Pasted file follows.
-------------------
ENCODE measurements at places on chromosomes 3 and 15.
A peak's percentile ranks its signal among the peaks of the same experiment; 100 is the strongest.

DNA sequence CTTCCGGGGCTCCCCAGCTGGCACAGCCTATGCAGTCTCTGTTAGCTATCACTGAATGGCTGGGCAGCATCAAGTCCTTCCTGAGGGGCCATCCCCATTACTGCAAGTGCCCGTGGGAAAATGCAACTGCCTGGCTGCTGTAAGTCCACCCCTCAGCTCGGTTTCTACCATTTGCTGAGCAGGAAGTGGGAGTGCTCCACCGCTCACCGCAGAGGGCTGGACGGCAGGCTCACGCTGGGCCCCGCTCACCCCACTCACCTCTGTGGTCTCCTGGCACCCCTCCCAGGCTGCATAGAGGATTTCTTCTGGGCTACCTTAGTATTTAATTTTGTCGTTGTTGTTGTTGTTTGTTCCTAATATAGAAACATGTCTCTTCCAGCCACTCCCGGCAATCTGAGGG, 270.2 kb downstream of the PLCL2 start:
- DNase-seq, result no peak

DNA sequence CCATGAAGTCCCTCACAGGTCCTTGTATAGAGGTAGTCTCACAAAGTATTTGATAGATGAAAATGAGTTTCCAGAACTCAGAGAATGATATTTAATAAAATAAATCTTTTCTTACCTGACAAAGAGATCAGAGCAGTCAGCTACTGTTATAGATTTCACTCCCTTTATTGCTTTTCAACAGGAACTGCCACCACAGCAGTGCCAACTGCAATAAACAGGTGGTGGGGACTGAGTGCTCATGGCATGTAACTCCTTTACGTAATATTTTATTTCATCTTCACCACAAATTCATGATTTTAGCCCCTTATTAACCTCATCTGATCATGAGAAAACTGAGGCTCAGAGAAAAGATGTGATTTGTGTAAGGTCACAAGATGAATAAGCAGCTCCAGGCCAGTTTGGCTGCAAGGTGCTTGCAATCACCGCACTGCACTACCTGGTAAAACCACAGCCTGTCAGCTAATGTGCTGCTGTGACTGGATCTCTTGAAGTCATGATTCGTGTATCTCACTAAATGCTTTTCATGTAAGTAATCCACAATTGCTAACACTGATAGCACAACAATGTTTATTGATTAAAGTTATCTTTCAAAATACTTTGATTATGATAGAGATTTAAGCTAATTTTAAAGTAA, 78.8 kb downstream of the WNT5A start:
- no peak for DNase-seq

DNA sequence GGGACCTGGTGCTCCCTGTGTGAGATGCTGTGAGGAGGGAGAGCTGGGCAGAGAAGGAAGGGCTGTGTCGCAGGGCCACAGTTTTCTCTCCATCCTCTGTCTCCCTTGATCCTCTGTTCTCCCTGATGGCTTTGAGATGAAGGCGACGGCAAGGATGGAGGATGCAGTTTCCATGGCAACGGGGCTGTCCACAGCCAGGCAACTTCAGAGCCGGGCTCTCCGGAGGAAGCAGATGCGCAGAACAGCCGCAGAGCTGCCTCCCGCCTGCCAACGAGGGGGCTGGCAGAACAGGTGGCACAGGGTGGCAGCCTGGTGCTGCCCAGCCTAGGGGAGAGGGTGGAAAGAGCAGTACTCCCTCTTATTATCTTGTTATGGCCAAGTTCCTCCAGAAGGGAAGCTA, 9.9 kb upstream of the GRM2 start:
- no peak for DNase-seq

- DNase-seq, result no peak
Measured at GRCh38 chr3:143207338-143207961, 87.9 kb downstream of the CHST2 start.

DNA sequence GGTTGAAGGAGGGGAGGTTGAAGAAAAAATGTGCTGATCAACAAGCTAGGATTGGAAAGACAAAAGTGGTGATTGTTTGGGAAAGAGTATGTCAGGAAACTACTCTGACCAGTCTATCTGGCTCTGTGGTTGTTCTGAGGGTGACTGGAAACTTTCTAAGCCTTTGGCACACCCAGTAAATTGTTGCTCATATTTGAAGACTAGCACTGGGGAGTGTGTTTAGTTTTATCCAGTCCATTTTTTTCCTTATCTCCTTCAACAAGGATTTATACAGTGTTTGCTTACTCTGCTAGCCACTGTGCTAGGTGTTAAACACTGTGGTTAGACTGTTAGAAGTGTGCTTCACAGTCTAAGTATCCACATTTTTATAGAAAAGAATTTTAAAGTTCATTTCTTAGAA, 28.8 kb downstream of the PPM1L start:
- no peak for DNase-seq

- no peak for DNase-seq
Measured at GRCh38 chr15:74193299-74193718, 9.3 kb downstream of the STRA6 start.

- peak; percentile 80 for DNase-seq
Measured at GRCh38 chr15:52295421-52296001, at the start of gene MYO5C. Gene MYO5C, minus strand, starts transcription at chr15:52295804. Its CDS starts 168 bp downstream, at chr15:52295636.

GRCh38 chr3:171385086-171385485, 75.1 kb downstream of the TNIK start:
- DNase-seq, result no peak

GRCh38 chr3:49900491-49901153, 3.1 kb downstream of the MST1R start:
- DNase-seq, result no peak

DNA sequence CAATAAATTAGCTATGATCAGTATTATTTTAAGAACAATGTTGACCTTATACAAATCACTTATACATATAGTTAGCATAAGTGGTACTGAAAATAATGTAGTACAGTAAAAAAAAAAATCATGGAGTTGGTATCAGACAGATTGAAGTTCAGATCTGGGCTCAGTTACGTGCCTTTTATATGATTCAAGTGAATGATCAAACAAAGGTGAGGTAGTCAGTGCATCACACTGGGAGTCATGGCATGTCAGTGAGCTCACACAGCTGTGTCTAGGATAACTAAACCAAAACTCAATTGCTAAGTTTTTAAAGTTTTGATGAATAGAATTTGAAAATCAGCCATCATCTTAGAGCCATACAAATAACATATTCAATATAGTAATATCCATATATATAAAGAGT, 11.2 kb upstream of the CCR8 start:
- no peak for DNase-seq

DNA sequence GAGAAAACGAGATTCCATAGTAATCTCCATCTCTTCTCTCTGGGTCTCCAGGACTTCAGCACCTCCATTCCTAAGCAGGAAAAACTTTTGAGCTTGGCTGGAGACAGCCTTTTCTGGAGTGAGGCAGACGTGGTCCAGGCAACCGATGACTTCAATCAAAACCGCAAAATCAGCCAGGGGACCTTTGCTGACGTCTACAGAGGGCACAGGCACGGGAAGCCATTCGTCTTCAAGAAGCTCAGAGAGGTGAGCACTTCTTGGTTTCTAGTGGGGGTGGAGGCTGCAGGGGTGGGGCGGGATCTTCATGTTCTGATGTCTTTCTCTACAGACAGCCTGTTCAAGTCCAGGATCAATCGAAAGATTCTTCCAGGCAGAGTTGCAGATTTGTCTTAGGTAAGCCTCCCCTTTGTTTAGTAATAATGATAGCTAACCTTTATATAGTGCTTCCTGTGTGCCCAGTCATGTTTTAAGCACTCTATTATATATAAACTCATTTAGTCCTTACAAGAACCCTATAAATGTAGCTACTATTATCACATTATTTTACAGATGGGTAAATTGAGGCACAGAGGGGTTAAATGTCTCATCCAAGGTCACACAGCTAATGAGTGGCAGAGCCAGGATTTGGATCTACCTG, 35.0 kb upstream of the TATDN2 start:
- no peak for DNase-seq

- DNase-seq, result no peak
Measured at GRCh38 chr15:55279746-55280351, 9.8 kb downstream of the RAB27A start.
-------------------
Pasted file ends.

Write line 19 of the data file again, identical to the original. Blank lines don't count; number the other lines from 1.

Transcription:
GRCh38 chr3:49900491-49901153, 3.1 kb downstream of the MST1R start: